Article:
In 2002 Activeworlds did a major financial overhaul that, among other things, increased the price of fun by 350%. At the time, many of us were survivers of a recent recession and couldn’t justify the price increase without a similar increase in service. So we left. Like a gypsy caravan, we pulled up our roots and scoured the internet for opportunities. And many of us found one in Adobe’s Atmosphere.
Atmosphere was in beta, which meant free! It was the early days of free beta when testers understood things would change frequently and developers of beta respected testers for a lot longer during the process than they do now. We called our Adobe Developers zombies for their tireless work. Deadlines were always “in two weeks”, even if they took months. All in all, it was an easy, fun, meaningful, and sometimes profitable experience until the end, which was difficult.
Once the world was published, it was hooked into an Adobe chat server and you would then embed it right into a web page, which at the time was novel and exciting. All kinds of neat perks were added. You could share pictures, worlds, avatars and 3d objects, simply by clicking and dragging these things onto your friend avatars. It sounds like old hat to you now yes? But then it was new and many of them firsts.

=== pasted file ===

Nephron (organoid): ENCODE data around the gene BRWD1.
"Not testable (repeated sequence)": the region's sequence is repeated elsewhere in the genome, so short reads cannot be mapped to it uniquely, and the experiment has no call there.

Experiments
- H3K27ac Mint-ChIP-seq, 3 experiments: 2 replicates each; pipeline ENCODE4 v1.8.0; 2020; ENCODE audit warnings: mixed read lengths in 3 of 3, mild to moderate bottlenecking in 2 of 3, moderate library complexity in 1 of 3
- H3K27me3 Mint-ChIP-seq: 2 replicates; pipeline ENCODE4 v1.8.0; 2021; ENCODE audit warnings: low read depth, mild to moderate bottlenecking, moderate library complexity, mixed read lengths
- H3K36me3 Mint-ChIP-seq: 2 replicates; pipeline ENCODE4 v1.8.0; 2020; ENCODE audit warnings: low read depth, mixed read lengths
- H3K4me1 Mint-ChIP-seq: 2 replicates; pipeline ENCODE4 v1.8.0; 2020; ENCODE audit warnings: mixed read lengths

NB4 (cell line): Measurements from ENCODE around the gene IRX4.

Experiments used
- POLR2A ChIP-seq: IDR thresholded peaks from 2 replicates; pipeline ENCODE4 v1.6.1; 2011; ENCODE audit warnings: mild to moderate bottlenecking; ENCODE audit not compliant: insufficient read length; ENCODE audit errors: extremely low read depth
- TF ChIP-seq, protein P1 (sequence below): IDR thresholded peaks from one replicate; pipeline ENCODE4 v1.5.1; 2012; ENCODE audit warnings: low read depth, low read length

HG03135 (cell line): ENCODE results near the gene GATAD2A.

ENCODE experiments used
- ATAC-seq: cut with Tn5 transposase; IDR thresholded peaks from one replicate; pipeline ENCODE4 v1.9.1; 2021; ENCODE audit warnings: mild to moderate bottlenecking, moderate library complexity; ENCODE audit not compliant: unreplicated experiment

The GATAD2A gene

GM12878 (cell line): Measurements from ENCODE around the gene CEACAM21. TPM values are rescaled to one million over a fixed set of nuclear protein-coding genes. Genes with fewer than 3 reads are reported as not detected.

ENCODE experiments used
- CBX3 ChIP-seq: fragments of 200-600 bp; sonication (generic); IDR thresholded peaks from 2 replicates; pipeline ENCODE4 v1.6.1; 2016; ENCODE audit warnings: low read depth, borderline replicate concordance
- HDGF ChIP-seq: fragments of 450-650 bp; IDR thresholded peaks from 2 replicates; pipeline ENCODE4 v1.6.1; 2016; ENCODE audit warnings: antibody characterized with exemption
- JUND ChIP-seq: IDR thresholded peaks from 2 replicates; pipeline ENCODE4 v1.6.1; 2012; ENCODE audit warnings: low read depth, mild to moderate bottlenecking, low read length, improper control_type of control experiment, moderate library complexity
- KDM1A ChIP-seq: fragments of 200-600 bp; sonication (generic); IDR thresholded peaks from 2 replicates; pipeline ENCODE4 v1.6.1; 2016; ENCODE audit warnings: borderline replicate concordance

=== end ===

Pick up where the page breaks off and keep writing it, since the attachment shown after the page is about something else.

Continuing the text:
Here, Whyst was reborn and expanded it’s world from italianate gardens, to fantasy hang-outs, and palatial interiors. Old friends were found, such as Lady Bunny and Lightfoot from Activeworlds. New friends, and co-enthusiasts for 3D were found .. Angela, George, Donza, MichaelH, Petra, Apkalus, Lace, Americo and many many others as well as Adobe staff Daniel Presedo and Michael Kaplan.
It was a nice run with exciting possibilities. I even made some money doing contract work for Adobe, creating content and historically based worlds. But in the end, we were quite suddenly informed by Adobe of Atmosphere’s demise. It was hard to take, reminiscent of an unexpected romantic break-up.
One of the greatest things about Atmosphere was it’s in-builder use of light. When you were finished making a world, you would render the lighting, which sometimes took hours … even overnight. But the final outcome that was achieved, gave the program it’s name. Our worlds definately had atmosphere.